I think there could be biological reasons which factor into impaired judgement towards our bodies but the example/study listed above is pretty weak evidence. The fact that the study “suggested higher dissatisfaction” among the “virtually obese” participants doesn’t necessarily lead to impairment of that judgement itself….After all, this study took place in a world that has pre-judged obesity as a negative & something to fear, so it’s hard to comment on the quality/accuracy of their judgment since it’s not like they were asked afterward to estimate their size/weight…Personally I think external pressure/factors that have nothing to do with biology give us more than enough reasons to fall into body paranoia.

  • darragh

    this might sound redundant but every time I see a picture of myself that I didn’t take (see:control) there is so much chatter in my brain I feel like I really can’t see my body objectively. there’s no positive interpretation to extract and I’m just ashamed that if everyone else is able to make some objective observation and it remains so difficult for me. this happened so often in the past I just avoid looking at pictures of myself. on the other hand, I’ve had a thyroid disorder since birth so when the dysmorphia gets out of control, but who will give me that objective pass?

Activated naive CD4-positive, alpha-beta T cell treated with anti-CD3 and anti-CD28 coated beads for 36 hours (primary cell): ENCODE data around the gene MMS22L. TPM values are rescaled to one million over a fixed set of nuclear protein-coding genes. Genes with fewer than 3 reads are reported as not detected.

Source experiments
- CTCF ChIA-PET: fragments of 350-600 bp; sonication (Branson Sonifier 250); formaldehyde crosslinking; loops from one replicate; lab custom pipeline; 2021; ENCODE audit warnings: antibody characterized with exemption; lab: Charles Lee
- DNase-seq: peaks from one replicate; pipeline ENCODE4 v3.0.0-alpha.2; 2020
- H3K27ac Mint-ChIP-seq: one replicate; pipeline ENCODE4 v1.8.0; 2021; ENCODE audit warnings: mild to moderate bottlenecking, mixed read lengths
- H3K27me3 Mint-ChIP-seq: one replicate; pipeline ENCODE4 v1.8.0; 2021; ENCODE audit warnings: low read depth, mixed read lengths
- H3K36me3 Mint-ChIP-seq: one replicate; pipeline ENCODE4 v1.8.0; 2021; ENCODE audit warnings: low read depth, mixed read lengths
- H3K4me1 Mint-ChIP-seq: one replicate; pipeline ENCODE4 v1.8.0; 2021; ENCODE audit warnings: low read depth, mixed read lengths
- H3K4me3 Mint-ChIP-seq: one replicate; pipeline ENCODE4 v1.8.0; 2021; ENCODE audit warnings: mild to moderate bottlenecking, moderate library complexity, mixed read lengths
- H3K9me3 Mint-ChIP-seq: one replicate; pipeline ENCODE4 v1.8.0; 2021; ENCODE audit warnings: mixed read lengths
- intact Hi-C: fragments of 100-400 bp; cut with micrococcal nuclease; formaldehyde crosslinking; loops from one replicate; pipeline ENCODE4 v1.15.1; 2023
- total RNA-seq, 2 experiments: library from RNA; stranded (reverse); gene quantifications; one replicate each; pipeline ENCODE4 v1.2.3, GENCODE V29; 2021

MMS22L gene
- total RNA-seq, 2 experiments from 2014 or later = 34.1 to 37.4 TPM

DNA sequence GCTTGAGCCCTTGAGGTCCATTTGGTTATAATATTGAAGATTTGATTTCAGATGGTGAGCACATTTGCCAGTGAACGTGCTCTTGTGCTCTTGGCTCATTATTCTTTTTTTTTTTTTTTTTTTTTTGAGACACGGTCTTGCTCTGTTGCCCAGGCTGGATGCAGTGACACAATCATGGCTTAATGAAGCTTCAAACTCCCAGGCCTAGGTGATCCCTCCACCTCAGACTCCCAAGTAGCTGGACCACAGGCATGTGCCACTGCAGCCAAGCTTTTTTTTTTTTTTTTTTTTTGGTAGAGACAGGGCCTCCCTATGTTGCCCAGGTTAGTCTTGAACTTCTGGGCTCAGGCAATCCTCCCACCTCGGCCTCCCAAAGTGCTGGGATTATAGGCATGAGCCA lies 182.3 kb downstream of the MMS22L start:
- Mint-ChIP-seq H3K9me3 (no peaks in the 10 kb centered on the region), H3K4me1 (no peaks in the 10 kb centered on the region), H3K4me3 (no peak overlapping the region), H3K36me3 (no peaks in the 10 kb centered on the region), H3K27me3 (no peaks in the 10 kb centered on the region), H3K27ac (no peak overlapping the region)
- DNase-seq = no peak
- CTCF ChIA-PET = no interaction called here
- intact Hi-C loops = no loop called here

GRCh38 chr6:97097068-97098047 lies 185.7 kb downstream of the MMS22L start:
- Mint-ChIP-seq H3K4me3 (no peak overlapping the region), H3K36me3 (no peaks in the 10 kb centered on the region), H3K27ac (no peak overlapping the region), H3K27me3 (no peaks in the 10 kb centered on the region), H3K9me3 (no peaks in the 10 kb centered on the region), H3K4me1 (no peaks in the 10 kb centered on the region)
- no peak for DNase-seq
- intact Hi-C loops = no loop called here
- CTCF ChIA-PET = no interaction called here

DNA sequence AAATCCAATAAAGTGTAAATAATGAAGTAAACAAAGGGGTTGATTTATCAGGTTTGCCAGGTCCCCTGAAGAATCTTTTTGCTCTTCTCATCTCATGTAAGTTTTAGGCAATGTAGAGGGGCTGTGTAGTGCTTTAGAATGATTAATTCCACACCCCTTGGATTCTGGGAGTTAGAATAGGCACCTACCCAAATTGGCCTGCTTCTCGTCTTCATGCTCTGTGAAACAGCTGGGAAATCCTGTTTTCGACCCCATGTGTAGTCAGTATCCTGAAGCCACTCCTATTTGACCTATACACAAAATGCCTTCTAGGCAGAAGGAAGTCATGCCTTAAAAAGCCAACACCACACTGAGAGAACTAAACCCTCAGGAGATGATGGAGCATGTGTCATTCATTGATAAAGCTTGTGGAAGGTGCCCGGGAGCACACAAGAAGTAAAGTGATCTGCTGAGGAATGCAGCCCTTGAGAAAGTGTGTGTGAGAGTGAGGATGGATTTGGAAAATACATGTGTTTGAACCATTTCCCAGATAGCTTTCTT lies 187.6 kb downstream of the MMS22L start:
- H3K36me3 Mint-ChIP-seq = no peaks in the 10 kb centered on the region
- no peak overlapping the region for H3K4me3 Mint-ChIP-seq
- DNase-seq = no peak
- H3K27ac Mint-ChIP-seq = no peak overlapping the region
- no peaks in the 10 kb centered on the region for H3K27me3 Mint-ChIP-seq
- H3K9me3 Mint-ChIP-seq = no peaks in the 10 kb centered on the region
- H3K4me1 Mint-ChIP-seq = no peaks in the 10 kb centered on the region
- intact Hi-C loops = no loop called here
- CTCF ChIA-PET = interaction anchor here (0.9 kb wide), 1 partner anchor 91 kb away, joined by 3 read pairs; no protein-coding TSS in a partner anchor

• Natalalaa

    I can totally relate to that! Although I’ve grown more confident with the way I am shaped (small, size 1, no boobs but a big ass) and really give zero fucks about it by the way I dress, which is a range between tomboyish jeans and tshirt or silky pyjama pants and tshirt, but always a bit weird and dresses and skirts dressed down in again a slightly weird way, I never think of myself in a petit and elegant way. Whatever I am wearing and it doesn’t matter how much I love my outfit that day and how happy I am with my body at that time, I always feel a little bit like an elefant, clumsy and chubby, knowing that I am not (chubby at least, I am definitely clumsy…). When I see pictures of me with some friends which I consider as petit and slim, standing next to me, I totally realize, that I am much smaller and more petit than I feel that I am. Seeing pictures and thinking “That’s a good angle, my legs look slim” or “…my waist looks tiny that way” makes me cringe when I think about it. The feminist in me doens’t want me to compare my shape with others because I don’t just put myself down but although the others to which I compare myself. I still remeber talking with my ex about my body image and he told me that he never thought about himself that way and that all the guys just look in the mirror thinking “gosh do I look good”. Hope that an awareness about that will help all of us to think more positive about ourselfs and also the way we see other females. Never forget: WE’RE FLAWLESS!

  • Sapere_Aude!

    Maaan you hit the nail on the head: im a true hourglass figure (Size EUR 34/36) and while I know on a cognitive level that it must be slim, i emotionally feel sooooo big and broad

  • Danielle R

    “It’s both comforting and disappointing to see there are societal and now maybe biological explanations as to why” couldn’t agree more Haley! I think it is deeply rooted in the tendency we have to compare ourselves to those around us. One of my friends always looks at other women, specifically in the soul cycle locker room, and asks, “she has my body type, right?” and I never agree. Body dysmorphia is so real.